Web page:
Thanksgiving should be a ripe time for poets to expound on the goodness found all around us.

Too many times, however, it seems like the holiday has morphed into an exercise of indulging in excess rather than a time to contemplate gratitude for the bounty of Mother Nature.

Nevertheless, Thanksgiving poems come in a variety of forms. Naturally, many poets do express gratitude for the good things we’ve received in life.

Other poems have the feel of a toast appropriate for the Thanksgiving meal.

Whatever your purpose, please enjoy the Thanksgiving poems we’ve selected from a variety of sources:

“Thanks” by W.S. Merwin

Merwin, the current poet laureate of the United States, is best-known for his poetry about the Vietnam War. His later work reflects an interest in ecology and Buddhism. In this poem, he expresses thanks for everything in life despite the terrible things going on in the world.

Here’s an excerpt:

with the animals dying around us

our lost feelings we are saying thank you

with the forests falling faster than the minutes

of our lives we are saying thank you

with the words going out like cells of a brain

with the cities growing over us

we are saying thank you faster and faster

with nobody listening we are saying thank you

we are saying thank you and waving

dark though it is

“A Thanksgiving to God, for His house” by Robert Harrick

Harrick was a 17th century English poet who graduated from St. John’s College and became part of the Sons of Ben, a group that admired and emulated the works of Ben Johnson.

His Thanksgiving poem makes mention of several items that might be unfamiliar to modern ears (‘wassail-bowls’ anyone? ) but the message comes through loud and clear. Harrick observed the things that surround him in his home and gives thanks for everything. This one would be an appropriate toast at a Christian home on Thanksgiving.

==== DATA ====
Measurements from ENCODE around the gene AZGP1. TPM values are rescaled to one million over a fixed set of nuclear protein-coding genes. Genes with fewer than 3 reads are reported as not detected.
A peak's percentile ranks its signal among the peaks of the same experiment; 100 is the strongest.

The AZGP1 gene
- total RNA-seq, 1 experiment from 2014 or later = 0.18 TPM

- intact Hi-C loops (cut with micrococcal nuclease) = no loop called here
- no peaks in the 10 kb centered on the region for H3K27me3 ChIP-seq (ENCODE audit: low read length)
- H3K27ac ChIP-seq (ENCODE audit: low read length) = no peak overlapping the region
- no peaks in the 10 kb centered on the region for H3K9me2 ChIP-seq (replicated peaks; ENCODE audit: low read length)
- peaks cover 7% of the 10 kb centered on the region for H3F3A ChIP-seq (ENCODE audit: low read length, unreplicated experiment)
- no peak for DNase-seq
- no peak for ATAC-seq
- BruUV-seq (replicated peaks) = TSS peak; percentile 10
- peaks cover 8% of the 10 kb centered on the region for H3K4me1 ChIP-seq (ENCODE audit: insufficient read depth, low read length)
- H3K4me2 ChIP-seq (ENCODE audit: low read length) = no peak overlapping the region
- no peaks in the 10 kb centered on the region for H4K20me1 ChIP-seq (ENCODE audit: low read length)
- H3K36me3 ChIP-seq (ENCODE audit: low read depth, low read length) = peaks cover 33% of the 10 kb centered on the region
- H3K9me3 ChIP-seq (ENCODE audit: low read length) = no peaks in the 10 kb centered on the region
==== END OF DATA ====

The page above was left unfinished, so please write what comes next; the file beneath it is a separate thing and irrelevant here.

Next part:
Here are the opening lines:

Lord, Thou hast given me a cell

         Wherein to dwell,

A little house, whose humble roof

         Is weather-proof:

Under the spars of which I lie

         Both soft, and dry;

Where Thou my chamber for to ward

         Hast set a guard

Of harmless thoughts, to watch and keep

         Me, while I sleep.

“Lift Ev’ry Voice and Sing” by James Weldon Johnson

Johnson, who lived from 1871 to 1938, was an early civil rights activist and one of the first African-American professors at New York University. He later served as a professor of creative literature and writing at Fisk University.

His Thanksgiving poem is as much social commentary and a statement of optimism as it is about gratitude. Certainly, at that time in history, Johnson would have had a lot to still look forward to in the civil rights struggle.

Here is an excerpt:

Sing a song full of the faith that the dark past has taught us,

Sing a song full of the hope that the present has brought us;

Facing the rising sun of our new day begun,

Let us march on till victory is won.

“A List of Praises” by Anne Porter

According to the Wall Street Journal, Porter was 83 when her first volume of poetry was published in 1994. She is the widow of painter Fairfield Porter.

As you can tell from the opening lines of her Thanksgiving poem, she’s been included in our list because of her vivid portrayals of nature singing the praises of existence:

Give praise with psalms that tell the trees to sing,

Give praise with Gospel choirs in storefront churches,

Mad with the joy of the Sabbath,

Give praise with the babble of infants, who wake with the sun,

Give praise with children chanting their skip-rope rhymes,

A poetry not in books, a vagrant mischievous poetry

living wild on the Streets through generations of children.

Know of other Thanksgiving poems? Leave us a note in the comments below.

See also:

Thanksgiving crafts

Thanksgiving recipes

History of Thanksgiving

Thanksgiving poems
Thanksgiving poems come in a variety of forms. Naturally, many poets do express gratitude for the good things we’ve received in life. Other poems have the fee